I was caught in a corporate downsizing crunch in the early 90's at age 32. My whole identity was wrapped up in that job and when the carpet was pulled out from under, I was bereft and flailing. About a month later, I was in a book store and the title caught my eye. While leafing through, the chapter headings,one in particular made me smile, "Someone is Boring Me, I Think it is Me", it resonated with me instantly. With no job and way more free time than I wanted, I had to admit, I was a pretty boring person....even to myself! And you know, being bored to tears by your own existence is a sure fire path to depression.

For the past 18 years, I've been doing great and I'm much more interesting (at least to myself!) and interested in almost everything. I would have to say reading this book was a pivitol step. Somewhere along the line, I misplaced the book. I'm so excited to see an updated version is available. Can't wait to revisit it, this time with retirement in mind.

Highly recommend this book.
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Format: Paperback
Warning: You will see the world and your place in it differently after reading this book. If you want things to stay the same, go bark up another tree. Now if you dream of doing things another way, living the life you have always imagined, well then this is a fine introduction to a new way of living. An easy, fun and enjoyable read, The Joy of Not Working will make you laugh and cry all at the same time, and succeeds at breaking you free from the losing end of the slave trade.

The Joy of Not Working was my first introduction to the mastermind of author Ernie J. Zelinski and my life has never been the same since I found a copy of this book, a treasure chest of wisdom, insight and clever cartoons.

I've read this book at least 5 times straight through, flipped it open here and there, lent it to numerous friends, and have always cherished it as a prize in my collection, keeping it safe while other books in my collection walk the plank at my annual clutter-clearing yard sales.

A solid recommendation for sane people everywhere.
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Format: Paperback
The biggest liability this book has for many still-working American readers is the fact that Americans _must_ work in order to have health insurance. Canada has some sort of 'safety net' free healthcare, making the idea of getting out of the corporate rat race (Whoops! That's offensive to rats - read the book :-) much more of a potential reality for a very wide audience of Canadian readers.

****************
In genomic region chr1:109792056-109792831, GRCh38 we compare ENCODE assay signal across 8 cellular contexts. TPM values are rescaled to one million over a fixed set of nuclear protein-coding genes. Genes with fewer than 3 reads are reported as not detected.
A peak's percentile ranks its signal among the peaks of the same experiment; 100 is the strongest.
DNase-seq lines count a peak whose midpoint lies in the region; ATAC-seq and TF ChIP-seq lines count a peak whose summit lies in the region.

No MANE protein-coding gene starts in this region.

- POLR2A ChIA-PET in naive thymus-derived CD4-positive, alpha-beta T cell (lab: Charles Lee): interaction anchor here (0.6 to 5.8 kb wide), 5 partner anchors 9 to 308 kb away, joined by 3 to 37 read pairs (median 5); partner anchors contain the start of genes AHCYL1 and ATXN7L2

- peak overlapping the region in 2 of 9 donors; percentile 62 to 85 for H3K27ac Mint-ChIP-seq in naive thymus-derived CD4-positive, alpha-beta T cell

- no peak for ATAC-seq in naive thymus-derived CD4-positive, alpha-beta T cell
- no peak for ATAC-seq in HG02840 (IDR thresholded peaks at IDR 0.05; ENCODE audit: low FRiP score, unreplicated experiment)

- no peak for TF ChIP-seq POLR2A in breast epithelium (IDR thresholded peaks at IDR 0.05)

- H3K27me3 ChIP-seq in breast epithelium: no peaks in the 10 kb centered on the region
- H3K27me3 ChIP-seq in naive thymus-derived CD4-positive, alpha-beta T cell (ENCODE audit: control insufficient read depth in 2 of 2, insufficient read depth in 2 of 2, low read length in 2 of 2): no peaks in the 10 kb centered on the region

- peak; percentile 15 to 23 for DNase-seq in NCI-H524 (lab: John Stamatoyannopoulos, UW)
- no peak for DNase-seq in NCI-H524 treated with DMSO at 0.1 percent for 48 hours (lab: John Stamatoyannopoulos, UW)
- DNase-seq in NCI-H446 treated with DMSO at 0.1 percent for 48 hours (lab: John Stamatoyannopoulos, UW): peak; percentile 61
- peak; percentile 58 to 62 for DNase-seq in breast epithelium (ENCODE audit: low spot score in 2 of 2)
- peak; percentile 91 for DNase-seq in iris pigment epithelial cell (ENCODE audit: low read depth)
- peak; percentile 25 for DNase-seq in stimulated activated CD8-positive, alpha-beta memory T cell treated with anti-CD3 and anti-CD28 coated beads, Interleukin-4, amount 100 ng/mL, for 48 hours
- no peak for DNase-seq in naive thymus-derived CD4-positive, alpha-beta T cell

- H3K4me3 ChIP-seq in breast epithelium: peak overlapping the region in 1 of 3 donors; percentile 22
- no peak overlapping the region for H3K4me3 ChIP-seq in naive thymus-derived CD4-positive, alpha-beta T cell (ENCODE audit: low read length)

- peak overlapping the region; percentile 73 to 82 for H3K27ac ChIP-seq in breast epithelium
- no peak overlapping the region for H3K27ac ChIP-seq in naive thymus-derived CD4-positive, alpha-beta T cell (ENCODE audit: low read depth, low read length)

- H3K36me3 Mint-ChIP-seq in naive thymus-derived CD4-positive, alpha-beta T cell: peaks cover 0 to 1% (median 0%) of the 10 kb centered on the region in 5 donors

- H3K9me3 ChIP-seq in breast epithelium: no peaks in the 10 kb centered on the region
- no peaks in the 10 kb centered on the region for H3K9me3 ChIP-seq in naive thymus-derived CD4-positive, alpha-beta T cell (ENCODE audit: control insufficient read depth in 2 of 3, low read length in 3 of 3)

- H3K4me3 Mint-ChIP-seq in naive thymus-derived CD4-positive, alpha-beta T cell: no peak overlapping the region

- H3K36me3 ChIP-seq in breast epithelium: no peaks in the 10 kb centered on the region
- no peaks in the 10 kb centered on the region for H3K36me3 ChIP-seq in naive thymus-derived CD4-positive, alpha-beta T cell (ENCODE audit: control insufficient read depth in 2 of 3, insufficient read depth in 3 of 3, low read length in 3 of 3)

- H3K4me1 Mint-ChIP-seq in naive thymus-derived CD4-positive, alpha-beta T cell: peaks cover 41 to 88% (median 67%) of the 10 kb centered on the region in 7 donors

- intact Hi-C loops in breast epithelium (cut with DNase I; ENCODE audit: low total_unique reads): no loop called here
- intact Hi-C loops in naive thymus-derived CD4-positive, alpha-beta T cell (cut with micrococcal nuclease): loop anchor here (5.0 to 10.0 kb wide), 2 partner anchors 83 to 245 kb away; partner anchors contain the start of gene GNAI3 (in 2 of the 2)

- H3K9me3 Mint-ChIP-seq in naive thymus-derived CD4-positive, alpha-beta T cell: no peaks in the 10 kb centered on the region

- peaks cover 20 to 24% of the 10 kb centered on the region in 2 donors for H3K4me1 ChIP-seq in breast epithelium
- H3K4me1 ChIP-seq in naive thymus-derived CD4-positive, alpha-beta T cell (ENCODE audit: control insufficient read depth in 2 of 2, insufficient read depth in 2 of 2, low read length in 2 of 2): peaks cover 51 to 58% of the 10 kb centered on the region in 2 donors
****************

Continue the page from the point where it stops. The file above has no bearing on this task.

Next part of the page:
However, as the author points out in an exercise in the book, it is wrong to just come up with one negative comment on an idea and leave it at that. The book's lack of acknowledgement that Americans must work to get health insurance is a substantial flaw, but does not negate the basic points: people are sacrificing leisure for work, in order to buy bigger houses, cars, etc. Or put in a familiar way: 'People buy things they can't afford, to impress people they don't like.' The author is justifiably incedulous to this M.O. that so much of society embraces without question. The author understandably speaks to this issue often, but unfortunately does get on a soapbox at times, making sometimes repetitive arguements.
Note, though, the above comments don't apply for retirees who have retired but find that they end up going back to work because they don't have a clue what to do with themselves. The portions of the book that speak to this issue are the ones that truly shine, most notably his 'thought map' for building a life of leisure, based on different categories of leisure activities.
I would definitely recommend this book to Americans at or near retirement age; still-working Americans might be better off talking this book out of the library. Maybe the book "Your Money or Your Life," recommended by other reviewers, addresses the health insurance issue for us poor Yanks, which, unfortunately, makes the idea of quitting one's dead-end job a non-starter for most Americans.